Momentum Podcast: 136
Build a Polarizing Company
by Alex Charfen
You don't want to build the company where everyone belongs. In fact that would be a disaster. You want to build a polarizing company with a clear culture that either drives people towards you or drives them away.
The reason why so many entrepreneurs have trouble building teams is that they higher first for skill then for cultural fit – if they consider a cultural fit at all.
If someone doesn't fit your culture, it doesn't matter what skill level they have, it isn't going to work.
Full Audio Transcript
I’m Alex Charfen, and this is the Momentum podcast, made for empire builders, game changers, trailblazer, shot takers, record breakers, world makers, and creators of all kinds. Those among us who can't turn it off, and don't know why anyone would want to. We challenge complacency, destroy apathy, and we are obsessed with creating momentum, so we can roll over bureaucracy, and make our greatest contribution.
Sure, we pay attention to their rules, but only so that we can bend them, break them, then rewrite them around our own will. We don't accept our destiny, we define it. We don't understand defeat, because you only lose if you stop, and we don't know how. While the rest of the world strives for average and clings desperately to the status quo, we are the minority, the few who are willing to hallucinate there could be a better future.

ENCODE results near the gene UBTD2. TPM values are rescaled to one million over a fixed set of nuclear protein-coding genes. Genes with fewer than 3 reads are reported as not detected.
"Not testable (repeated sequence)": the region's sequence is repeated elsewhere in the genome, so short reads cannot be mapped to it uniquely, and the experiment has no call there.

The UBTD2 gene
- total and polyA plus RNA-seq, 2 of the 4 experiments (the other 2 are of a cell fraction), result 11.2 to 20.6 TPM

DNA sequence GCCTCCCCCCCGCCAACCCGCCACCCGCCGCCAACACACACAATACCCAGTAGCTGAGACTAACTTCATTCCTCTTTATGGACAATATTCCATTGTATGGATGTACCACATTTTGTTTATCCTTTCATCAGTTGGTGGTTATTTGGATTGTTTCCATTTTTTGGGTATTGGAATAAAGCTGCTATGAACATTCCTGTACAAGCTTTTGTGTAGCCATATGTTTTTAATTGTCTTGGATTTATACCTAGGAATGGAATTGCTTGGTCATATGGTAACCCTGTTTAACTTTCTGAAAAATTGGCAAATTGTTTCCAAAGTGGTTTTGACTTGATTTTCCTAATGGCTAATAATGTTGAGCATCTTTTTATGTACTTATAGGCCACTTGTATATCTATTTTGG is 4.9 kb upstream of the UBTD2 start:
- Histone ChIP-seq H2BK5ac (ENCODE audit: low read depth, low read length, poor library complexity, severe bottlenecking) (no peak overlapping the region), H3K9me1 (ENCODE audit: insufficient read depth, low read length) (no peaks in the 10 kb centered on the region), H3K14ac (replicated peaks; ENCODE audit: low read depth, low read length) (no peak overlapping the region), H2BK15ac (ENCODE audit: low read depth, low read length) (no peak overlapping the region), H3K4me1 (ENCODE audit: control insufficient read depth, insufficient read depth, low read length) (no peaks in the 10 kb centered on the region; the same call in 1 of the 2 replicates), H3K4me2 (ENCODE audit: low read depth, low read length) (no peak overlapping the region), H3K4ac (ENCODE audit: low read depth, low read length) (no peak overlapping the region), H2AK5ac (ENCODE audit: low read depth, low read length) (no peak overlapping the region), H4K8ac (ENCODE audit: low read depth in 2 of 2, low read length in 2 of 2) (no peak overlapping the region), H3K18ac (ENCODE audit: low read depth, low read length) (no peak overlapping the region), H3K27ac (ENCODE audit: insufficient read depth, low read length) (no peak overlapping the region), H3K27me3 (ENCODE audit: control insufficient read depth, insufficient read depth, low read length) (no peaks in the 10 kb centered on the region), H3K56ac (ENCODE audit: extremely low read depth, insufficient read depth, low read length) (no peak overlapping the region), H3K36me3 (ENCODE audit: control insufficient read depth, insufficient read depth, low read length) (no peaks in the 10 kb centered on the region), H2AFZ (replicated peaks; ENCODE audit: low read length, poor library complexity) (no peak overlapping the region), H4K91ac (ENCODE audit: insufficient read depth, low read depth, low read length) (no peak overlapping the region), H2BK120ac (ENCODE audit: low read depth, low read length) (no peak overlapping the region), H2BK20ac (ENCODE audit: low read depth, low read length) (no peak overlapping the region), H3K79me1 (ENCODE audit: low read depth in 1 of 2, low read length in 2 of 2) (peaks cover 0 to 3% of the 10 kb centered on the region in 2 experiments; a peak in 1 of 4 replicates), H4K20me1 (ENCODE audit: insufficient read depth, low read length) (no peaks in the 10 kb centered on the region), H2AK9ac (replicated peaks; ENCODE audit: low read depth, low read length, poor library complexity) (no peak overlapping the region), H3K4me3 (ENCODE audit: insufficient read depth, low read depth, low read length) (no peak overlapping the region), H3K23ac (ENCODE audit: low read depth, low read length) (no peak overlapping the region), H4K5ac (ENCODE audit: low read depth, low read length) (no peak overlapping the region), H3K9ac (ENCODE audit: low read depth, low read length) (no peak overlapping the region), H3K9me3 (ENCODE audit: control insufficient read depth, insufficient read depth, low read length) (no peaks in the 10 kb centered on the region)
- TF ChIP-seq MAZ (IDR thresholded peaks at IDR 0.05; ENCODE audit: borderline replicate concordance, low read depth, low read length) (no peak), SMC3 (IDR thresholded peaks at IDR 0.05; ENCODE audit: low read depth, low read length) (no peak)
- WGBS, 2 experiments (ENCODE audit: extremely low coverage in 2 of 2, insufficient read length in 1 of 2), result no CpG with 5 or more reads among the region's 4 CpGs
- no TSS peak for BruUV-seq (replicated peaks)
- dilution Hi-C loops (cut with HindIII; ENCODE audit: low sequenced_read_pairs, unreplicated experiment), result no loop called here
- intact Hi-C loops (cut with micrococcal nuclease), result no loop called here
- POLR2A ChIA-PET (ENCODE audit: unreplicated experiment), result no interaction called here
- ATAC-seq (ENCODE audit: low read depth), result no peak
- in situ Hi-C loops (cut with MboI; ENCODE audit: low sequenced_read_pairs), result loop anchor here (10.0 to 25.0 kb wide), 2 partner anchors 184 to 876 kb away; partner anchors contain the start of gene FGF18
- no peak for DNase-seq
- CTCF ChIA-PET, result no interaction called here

Instead of just daydreaming of what could be, we endure the vulnerability and exposure it takes to make it real. We are the evolutionary hunters, clearly the most important people in the world, because entrepreneurs are the only source of consistent, positive human evolution, and we always will be. Build a polarizing culture, these days culture has become like this buzzword.